blackbird online journal spring 2002 vol.1 no. 1



The Interview

Leland Richards was twenty-three, a farm boy from the Virginia Tidewater. Curiosity drew him to Niagara Falls in the summer of 1860, and the roar made him jump right in. The water yanked every limb from its socket. Just in time, rescuers hauled him out with ropes and pulleys. Summoned to the banks of the Falls, a doctor popped Leland’s arms and legs back into place.

Newspapermen couldn’t get enough. “Miracle Man,” ran one headline.

“Did Niagara Falls call your name?” asked one reporter, a woman with a twist to her lips.

“You could say it called me,” he said. Her eyes distracted him and her lovely ears, showing beneath her hair. Joy began at his toes and spread up through his body. “Miss,” he said, “I’m a happy man. I went from being not unhappy, but you could say I failed to appreciate, go ahead and write this down, I failed to appreciate my life.”

“I suppose you’ll become a minister,” the woman said, tapping her teeth with her pencil. Leland knew that his mother, ever aware of the importance of a woman’s teeth and skin, would have put a stop to the tapping.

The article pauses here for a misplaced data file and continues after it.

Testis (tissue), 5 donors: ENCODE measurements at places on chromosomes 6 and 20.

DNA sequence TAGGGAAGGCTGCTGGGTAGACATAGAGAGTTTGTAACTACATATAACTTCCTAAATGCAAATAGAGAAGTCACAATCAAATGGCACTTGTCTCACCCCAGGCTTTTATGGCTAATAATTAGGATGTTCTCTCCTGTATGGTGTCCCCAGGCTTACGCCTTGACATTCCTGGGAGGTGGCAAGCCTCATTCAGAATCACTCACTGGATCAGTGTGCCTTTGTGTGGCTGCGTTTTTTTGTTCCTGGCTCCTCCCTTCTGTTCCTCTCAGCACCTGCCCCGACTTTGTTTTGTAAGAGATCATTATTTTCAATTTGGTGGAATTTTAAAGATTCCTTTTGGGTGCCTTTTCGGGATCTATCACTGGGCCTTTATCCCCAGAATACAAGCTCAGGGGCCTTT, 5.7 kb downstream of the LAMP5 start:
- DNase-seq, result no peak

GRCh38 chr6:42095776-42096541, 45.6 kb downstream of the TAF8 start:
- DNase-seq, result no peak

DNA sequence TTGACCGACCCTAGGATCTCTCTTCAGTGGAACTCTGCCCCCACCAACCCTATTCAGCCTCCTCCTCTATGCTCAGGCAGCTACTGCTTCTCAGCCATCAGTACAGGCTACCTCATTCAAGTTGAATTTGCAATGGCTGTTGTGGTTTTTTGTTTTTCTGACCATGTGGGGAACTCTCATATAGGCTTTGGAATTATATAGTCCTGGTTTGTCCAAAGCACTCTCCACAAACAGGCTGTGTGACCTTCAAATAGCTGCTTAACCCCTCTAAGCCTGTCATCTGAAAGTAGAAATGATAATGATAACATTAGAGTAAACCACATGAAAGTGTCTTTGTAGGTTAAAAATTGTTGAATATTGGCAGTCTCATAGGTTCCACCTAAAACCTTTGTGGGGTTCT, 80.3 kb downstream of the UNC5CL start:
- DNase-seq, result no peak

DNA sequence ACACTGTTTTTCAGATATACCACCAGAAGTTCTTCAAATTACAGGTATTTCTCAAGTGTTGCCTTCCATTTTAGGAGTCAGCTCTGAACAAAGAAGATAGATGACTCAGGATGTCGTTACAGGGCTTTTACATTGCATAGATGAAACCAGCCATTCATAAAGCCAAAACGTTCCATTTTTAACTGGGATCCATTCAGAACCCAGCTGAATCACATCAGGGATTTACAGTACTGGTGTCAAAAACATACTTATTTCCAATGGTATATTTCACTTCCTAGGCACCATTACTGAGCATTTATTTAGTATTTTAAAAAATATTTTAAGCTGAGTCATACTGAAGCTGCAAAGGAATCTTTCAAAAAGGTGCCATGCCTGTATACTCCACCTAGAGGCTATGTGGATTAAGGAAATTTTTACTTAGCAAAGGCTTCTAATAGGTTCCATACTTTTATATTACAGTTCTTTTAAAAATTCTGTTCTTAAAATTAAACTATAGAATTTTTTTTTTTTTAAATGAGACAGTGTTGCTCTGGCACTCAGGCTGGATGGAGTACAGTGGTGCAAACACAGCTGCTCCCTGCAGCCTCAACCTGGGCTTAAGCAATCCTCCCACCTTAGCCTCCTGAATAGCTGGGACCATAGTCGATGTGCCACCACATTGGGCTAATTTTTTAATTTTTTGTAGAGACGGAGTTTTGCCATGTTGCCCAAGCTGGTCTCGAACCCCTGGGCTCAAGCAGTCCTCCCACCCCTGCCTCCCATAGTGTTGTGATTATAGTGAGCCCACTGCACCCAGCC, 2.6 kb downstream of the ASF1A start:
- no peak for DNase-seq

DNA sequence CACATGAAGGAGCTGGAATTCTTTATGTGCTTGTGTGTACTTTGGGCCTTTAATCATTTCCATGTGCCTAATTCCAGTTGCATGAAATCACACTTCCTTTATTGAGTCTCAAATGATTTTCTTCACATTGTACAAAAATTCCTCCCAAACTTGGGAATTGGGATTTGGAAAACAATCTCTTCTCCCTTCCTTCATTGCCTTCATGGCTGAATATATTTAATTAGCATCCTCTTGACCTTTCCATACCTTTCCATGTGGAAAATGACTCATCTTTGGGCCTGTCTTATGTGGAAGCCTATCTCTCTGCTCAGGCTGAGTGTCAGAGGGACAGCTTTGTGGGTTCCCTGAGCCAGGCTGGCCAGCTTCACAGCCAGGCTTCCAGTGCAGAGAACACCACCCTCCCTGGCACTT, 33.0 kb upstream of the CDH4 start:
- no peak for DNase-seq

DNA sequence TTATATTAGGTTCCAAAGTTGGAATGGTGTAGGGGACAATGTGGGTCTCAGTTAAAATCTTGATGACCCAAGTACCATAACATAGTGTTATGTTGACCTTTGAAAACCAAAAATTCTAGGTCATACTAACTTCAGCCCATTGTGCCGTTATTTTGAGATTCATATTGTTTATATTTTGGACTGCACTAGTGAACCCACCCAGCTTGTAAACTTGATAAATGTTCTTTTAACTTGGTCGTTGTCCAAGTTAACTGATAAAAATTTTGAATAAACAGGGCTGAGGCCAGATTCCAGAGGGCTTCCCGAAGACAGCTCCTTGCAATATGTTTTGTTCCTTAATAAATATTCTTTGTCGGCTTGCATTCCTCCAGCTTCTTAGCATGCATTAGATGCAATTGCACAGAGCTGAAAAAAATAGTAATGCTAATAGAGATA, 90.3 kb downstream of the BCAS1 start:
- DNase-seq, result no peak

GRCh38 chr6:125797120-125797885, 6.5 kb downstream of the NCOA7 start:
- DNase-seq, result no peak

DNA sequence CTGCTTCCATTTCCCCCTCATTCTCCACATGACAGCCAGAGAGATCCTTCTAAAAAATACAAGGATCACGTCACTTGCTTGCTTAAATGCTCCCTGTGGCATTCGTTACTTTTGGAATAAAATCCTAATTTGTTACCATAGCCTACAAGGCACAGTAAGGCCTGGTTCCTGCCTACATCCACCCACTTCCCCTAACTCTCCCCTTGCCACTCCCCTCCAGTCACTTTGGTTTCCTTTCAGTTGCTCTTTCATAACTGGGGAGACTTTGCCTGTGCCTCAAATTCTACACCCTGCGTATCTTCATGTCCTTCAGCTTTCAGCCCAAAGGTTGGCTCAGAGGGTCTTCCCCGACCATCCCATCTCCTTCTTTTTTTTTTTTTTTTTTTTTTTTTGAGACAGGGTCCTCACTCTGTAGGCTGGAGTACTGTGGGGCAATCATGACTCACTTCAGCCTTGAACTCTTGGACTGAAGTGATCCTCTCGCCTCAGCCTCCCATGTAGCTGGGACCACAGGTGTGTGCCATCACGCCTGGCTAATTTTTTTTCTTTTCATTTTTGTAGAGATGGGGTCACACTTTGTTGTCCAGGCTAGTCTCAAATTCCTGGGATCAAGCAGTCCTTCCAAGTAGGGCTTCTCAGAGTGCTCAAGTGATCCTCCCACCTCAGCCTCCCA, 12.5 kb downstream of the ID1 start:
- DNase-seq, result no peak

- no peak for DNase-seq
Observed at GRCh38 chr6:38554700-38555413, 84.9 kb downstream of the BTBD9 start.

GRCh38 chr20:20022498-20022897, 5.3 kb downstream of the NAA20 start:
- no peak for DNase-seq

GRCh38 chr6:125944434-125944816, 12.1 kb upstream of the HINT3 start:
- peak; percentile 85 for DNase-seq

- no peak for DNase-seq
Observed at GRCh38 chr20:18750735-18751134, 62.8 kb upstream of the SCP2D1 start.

“A minister. No,” he said.

The whirlwind had stripped him naked. Boys had later fished his trousers out of the water—with his name still sewed to the waistband, thanks to Nancy, the woman back home who with her husband and family helped on the farm. Other reporters had asked if he had slaves. Nancy and her family were slaves. It was how it was. Thoughts of home fueled his buzzy gladness.

The woman reporter said, “I can’t leave until you tell me something new, something you haven’t told anybody else.”

Sunlight rolled through the windows of the hotel parlor in eye-watering brilliance. The landlady hovered, offering cold spiced cider. The landlady was no longer charging him. The Miracle Man was a luminary, good for business. A haberdasher had provided a new suit. A dentist pulled for free a tooth that was bothering him. Confectioners sent candy and nuts.

The reporter accepted a glass of cider and sipped it. She had a hitch in her voice and in her walk, though Leland wouldn’t say she limped. For a short girl, she had a long stride. “It’s not fair,” she said. “People will pay attention to anything you say.”

The parlor was filling up with honeymooners ready for card games and piano playing. Leland stood and guided the reporter out onto the porch, where rocking chairs see-sawed to the motion of guests’ vigorous behinds and legs.

“This is not the story I want to write,” the woman said, frowning. “I want to write about war. I can smell it coming.”

He took that for a farewell, but she had more to say.

“Have you thanked the men who saved you?” she asked.

“Of course.” He wanted the men to fish with him someday on the York River. He pictured them in his boat, with this woman back on shore where voices would reach her. In his mind, it was a mild gray day, with dogwood white on the bluffs above the river.